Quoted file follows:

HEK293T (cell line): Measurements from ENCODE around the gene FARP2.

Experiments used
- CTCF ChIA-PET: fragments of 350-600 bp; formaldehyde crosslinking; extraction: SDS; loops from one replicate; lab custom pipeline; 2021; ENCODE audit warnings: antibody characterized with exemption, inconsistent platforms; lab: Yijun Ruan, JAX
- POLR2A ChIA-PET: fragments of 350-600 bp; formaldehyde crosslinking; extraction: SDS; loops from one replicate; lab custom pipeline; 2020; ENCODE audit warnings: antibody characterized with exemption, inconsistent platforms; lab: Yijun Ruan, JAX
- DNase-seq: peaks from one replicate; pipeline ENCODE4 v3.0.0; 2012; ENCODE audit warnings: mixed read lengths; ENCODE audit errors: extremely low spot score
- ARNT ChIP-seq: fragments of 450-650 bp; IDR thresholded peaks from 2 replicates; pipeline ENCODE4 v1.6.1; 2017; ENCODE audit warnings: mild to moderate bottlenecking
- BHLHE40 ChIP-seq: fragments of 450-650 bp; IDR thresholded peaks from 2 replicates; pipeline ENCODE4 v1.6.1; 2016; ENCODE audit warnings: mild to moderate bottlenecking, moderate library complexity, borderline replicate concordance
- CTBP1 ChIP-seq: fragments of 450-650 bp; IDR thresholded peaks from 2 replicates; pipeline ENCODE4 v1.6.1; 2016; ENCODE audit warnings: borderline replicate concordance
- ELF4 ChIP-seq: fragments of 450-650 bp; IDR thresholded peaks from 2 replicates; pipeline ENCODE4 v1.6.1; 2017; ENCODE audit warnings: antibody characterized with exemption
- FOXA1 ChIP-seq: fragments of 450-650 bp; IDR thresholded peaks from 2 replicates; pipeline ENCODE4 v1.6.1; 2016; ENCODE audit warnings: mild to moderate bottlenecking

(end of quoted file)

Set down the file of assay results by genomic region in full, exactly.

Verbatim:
HEK293T (cell line): Measurements from ENCODE around the gene FARP2.

Experiments used
- CTCF ChIA-PET: fragments of 350-600 bp; formaldehyde crosslinking; extraction: SDS; loops from one replicate; lab custom pipeline; 2021; ENCODE audit warnings: antibody characterized with exemption, inconsistent platforms; lab: Yijun Ruan, JAX
- POLR2A ChIA-PET: fragments of 350-600 bp; formaldehyde crosslinking; extraction: SDS; loops from one replicate; lab custom pipeline; 2020; ENCODE audit warnings: antibody characterized with exemption, inconsistent platforms; lab: Yijun Ruan, JAX
- DNase-seq: peaks from one replicate; pipeline ENCODE4 v3.0.0; 2012; ENCODE audit warnings: mixed read lengths; ENCODE audit errors: extremely low spot score
- ARNT ChIP-seq: fragments of 450-650 bp; IDR thresholded peaks from 2 replicates; pipeline ENCODE4 v1.6.1; 2017; ENCODE audit warnings: mild to moderate bottlenecking
- BHLHE40 ChIP-seq: fragments of 450-650 bp; IDR thresholded peaks from 2 replicates; pipeline ENCODE4 v1.6.1; 2016; ENCODE audit warnings: mild to moderate bottlenecking, moderate library complexity, borderline replicate concordance
- CTBP1 ChIP-seq: fragments of 450-650 bp; IDR thresholded peaks from 2 replicates; pipeline ENCODE4 v1.6.1; 2016; ENCODE audit warnings: borderline replicate concordance
- ELF4 ChIP-seq: fragments of 450-650 bp; IDR thresholded peaks from 2 replicates; pipeline ENCODE4 v1.6.1; 2017; ENCODE audit warnings: antibody characterized with exemption
- FOXA1 ChIP-seq: fragments of 450-650 bp; IDR thresholded peaks from 2 replicates; pipeline ENCODE4 v1.6.1; 2016; ENCODE audit warnings: mild to moderate bottlenecking